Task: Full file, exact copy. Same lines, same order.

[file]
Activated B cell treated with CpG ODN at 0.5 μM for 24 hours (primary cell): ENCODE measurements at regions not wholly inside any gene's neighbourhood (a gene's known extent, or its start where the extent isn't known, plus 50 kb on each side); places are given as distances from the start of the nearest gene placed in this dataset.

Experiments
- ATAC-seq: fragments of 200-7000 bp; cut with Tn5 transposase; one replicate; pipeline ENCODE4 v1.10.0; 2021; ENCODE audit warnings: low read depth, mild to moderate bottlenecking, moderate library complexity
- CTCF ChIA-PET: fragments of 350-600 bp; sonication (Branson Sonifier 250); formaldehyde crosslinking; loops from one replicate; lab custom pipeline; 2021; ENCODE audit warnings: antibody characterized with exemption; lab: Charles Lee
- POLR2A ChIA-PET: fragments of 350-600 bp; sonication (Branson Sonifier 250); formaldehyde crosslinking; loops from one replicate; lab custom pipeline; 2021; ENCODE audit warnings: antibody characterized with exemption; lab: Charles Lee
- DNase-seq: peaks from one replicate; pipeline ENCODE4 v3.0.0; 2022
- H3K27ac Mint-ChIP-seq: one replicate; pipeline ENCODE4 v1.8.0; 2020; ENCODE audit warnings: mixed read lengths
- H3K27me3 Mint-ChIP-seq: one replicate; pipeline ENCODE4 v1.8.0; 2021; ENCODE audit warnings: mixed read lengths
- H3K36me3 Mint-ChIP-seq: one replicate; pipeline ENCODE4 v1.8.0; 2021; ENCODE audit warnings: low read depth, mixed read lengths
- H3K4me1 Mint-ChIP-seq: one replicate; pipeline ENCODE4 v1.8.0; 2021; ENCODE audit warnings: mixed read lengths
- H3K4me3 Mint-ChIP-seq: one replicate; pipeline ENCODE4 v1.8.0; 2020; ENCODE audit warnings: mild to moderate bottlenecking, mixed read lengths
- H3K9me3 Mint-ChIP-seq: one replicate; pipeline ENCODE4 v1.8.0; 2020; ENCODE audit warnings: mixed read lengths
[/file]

Activated B cell treated with CpG ODN at 0.5 μM for 24 hours (primary cell): ENCODE measurements at regions not wholly inside any gene's neighbourhood (a gene's known extent, or its start where the extent isn't known, plus 50 kb on each side); places are given as distances from the start of the nearest gene placed in this dataset.

Experiments
- ATAC-seq: fragments of 200-7000 bp; cut with Tn5 transposase; one replicate; pipeline ENCODE4 v1.10.0; 2021; ENCODE audit warnings: low read depth, mild to moderate bottlenecking, moderate library complexity
- CTCF ChIA-PET: fragments of 350-600 bp; sonication (Branson Sonifier 250); formaldehyde crosslinking; loops from one replicate; lab custom pipeline; 2021; ENCODE audit warnings: antibody characterized with exemption; lab: Charles Lee
- POLR2A ChIA-PET: fragments of 350-600 bp; sonication (Branson Sonifier 250); formaldehyde crosslinking; loops from one replicate; lab custom pipeline; 2021; ENCODE audit warnings: antibody characterized with exemption; lab: Charles Lee
- DNase-seq: peaks from one replicate; pipeline ENCODE4 v3.0.0; 2022
- H3K27ac Mint-ChIP-seq: one replicate; pipeline ENCODE4 v1.8.0; 2020; ENCODE audit warnings: mixed read lengths
- H3K27me3 Mint-ChIP-seq: one replicate; pipeline ENCODE4 v1.8.0; 2021; ENCODE audit warnings: mixed read lengths
- H3K36me3 Mint-ChIP-seq: one replicate; pipeline ENCODE4 v1.8.0; 2021; ENCODE audit warnings: low read depth, mixed read lengths
- H3K4me1 Mint-ChIP-seq: one replicate; pipeline ENCODE4 v1.8.0; 2021; ENCODE audit warnings: mixed read lengths
- H3K4me3 Mint-ChIP-seq: one replicate; pipeline ENCODE4 v1.8.0; 2020; ENCODE audit warnings: mild to moderate bottlenecking, mixed read lengths
- H3K9me3 Mint-ChIP-seq: one replicate; pipeline ENCODE4 v1.8.0; 2020; ENCODE audit warnings: mixed read lengths